Mr. Suttle stressed that, “Although total credit growth is strong and rising as a share of GDP in a number of key emerging economies, the ratio of foreign lending to total credit growth has been mostly falling since the financial crisis. Consequently, the emphasis should be on tools that target aggregate macroeconomic imbalances, and not just foreign capital. It is instructive that real interest rates remain close to zero in many emerging economies and that no large economy has plans to tighten fiscal policy significantly in 2011, even though most are running sizable budget deficits.”
Mr. Jeremy Lawson, the IIF’s Deputy Director of Global Macroeconomic Analysis, told a press conference here, “Our forecast for capital flows to remain strong this year and next, but not to accelerate significantly, reflects the Institute’s perspectives on underlying fundamental economic developments. Emerging markets’ GDP growth is expected to moderate from 7.2% in 2010 to 6.1% in 2012. This remains well above growth rates in mature economies, although the gap is seen as narrowing. We expect that interest rate differentials with the mature economies will widen in the near-term as the emerging markets combat overheating, but then stabilize next year as policy normalization in the mature economies gathers pace.”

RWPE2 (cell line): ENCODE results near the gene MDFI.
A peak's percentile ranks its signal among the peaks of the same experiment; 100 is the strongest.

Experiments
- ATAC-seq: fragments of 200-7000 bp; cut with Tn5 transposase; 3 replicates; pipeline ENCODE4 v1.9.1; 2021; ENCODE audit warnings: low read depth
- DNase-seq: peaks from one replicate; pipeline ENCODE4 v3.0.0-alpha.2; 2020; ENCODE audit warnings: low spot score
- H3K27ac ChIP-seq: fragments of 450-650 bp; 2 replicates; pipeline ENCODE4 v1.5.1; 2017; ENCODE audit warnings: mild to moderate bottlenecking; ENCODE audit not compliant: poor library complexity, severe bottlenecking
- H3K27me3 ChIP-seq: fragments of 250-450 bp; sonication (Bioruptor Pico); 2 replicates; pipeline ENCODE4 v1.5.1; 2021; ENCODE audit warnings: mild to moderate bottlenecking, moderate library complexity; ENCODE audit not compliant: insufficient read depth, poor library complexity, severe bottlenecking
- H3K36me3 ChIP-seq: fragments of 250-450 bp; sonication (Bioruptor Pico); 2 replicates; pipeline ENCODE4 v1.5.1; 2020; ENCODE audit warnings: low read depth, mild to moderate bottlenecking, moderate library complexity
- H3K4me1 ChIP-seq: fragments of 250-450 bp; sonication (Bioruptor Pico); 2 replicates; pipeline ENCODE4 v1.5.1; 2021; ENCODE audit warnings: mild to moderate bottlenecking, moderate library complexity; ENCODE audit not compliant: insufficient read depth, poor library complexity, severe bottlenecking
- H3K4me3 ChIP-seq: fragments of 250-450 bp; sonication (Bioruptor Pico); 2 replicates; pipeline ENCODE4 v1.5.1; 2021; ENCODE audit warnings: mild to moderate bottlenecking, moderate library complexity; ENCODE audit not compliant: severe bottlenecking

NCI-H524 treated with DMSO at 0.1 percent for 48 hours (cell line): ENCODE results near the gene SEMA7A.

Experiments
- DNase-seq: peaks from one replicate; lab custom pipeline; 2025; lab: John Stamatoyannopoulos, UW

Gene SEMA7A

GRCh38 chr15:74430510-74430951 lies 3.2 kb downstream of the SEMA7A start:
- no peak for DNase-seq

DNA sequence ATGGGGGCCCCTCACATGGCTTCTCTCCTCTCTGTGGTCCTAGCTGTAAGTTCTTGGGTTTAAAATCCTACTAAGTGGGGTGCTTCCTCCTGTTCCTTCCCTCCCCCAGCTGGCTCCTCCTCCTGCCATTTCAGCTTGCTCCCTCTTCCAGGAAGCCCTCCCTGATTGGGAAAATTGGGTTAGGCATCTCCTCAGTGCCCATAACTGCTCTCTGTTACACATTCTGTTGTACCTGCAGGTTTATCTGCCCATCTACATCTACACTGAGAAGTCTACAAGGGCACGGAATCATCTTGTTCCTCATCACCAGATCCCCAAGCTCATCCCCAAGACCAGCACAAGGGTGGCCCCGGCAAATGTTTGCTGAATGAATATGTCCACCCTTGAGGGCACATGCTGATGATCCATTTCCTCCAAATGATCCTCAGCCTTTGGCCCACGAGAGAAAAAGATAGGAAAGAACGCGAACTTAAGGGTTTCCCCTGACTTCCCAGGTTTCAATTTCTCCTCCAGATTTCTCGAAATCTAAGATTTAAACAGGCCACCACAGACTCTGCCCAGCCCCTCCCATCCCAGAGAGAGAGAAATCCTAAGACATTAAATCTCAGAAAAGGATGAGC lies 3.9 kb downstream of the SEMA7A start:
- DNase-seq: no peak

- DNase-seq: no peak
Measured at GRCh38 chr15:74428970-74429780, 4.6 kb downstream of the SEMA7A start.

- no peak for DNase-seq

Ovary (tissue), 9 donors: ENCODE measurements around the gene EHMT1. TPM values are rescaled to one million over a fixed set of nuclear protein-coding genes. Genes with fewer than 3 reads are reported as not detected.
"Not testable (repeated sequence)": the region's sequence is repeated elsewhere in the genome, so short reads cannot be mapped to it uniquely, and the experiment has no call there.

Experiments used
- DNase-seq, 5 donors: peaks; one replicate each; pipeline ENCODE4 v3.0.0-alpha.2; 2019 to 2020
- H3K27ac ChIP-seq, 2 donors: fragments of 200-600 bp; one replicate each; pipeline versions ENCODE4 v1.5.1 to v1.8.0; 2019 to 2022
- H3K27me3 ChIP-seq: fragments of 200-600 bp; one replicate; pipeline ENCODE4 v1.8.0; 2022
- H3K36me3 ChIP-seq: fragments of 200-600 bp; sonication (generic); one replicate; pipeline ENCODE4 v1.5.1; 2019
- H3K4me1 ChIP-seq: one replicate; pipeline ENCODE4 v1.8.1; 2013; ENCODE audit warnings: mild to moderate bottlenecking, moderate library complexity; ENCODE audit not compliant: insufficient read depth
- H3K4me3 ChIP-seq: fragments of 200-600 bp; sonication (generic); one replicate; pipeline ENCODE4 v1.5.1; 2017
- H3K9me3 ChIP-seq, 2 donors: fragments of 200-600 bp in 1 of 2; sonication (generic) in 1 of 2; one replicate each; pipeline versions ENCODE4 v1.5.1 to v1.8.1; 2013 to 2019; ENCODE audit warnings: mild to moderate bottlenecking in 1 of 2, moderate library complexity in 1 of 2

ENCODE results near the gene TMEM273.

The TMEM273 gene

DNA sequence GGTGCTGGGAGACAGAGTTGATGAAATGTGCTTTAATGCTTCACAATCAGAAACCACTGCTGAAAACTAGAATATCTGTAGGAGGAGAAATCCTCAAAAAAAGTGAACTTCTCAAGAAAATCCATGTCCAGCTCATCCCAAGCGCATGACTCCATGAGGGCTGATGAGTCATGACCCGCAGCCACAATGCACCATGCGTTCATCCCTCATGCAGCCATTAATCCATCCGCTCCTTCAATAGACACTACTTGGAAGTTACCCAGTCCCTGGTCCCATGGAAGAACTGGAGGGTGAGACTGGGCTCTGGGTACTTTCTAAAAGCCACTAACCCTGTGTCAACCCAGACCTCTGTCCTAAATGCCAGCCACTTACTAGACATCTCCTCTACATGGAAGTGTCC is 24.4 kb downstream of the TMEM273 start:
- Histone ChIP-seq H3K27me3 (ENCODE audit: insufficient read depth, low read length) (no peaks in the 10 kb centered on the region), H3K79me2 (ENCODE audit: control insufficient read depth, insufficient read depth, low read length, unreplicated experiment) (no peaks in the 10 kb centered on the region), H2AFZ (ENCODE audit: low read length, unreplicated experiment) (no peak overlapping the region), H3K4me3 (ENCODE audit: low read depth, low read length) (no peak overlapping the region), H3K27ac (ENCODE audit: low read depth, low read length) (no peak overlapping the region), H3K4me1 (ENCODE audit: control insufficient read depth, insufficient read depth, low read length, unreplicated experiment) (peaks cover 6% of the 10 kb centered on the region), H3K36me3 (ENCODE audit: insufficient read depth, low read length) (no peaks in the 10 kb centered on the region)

Today’s report showed a continuing overall upward trend in foreign direct investment flows to emerging markets. Portfolio equity investment flows slowed somewhat in the earlier months of this year as the froth came off equity markets, but an upswing is projected for 2012 as growth remains solid and global asset reallocation in favor of emerging markets resumes. Bank lending is seen as continuing to recover, attracted by higher short-term interest rates. Strong flows into emerging market bond funds are also seen as likely, supported by perceptions that many of these economies have sounder public finances than some mature economies.
Emerging Asia: After plunging from around $410 billion in 2007 to a five-year low of $119 billion in 2008 due to the global financial crisis, private capital inflows to this region rebounded to a record $500 billion last year. Inflows this year are likely to amount to around $484 billion before moderating only slightly to around $446 billion in 2012. Emerging Asia is set to continue to account for more than 40% of private capital flows to emerging markets.
Inflows of foreign direct investment should exceed $160 billion a year. This is a strong performance but below the peak of around $220 billion reached in 2008, which was fueled by large global capacity addition. China’s manufacturing prowess means that its share will continue to exceed 60% of EM Asia’s total, while India is a distant second with 20%. A surprising story is the resurgence in foreign direct investment flows to Indonesia from $5 billion in 2009 to $12 billion in 2010, and is likely to edge up further to around $14 billion in 2012, or 9% of the total.